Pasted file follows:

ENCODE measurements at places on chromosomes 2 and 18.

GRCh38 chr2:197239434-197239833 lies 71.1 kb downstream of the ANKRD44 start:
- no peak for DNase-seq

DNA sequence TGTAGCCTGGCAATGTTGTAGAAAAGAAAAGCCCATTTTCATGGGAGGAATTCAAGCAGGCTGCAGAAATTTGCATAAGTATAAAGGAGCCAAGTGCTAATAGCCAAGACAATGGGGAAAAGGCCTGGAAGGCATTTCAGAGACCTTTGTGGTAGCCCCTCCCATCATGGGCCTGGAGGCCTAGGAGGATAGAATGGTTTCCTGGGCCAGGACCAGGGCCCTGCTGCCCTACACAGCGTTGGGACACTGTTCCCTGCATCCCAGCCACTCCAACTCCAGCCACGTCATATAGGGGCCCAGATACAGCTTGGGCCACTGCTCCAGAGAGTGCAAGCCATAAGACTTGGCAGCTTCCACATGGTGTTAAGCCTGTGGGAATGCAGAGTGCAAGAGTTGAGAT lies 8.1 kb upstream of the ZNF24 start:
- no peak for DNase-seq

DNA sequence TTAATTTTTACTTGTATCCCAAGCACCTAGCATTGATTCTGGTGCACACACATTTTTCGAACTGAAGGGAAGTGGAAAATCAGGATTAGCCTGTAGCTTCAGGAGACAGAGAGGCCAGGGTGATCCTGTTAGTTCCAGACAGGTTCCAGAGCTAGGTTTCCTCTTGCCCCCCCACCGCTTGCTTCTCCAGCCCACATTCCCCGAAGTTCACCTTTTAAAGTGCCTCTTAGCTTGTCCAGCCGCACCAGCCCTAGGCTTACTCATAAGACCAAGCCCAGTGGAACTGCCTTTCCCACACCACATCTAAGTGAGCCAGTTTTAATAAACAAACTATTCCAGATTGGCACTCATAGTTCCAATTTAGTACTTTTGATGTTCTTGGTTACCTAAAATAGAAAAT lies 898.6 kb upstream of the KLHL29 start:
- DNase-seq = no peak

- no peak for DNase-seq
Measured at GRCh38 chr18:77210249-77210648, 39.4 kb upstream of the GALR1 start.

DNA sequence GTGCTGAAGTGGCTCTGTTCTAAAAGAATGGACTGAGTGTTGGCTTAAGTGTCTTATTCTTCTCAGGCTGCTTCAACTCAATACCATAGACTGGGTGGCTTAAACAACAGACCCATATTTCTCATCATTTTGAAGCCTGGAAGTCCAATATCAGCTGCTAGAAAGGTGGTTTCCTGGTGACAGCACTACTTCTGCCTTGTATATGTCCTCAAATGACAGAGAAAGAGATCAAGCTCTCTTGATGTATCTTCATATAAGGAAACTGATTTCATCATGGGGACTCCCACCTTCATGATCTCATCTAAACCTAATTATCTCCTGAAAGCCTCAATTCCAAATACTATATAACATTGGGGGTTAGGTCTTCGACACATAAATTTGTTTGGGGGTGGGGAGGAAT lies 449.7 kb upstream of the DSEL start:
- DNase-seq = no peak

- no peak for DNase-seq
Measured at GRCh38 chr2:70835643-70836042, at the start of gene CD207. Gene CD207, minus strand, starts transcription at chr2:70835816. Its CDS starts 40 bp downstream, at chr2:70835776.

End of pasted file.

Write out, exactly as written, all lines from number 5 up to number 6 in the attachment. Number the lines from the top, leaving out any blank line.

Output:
- no peak for DNase-seq

DNA sequence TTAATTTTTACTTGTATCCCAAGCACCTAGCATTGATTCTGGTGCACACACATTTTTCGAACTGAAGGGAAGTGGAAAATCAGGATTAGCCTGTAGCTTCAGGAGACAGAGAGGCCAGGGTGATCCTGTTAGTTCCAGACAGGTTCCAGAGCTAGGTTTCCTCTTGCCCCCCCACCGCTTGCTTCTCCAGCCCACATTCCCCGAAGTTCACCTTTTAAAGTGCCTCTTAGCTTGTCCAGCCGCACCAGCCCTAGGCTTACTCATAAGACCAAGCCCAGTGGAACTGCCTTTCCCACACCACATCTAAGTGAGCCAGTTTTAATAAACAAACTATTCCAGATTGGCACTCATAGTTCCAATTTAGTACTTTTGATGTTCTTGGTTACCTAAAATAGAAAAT lies 898.6 kb upstream of the KLHL29 start: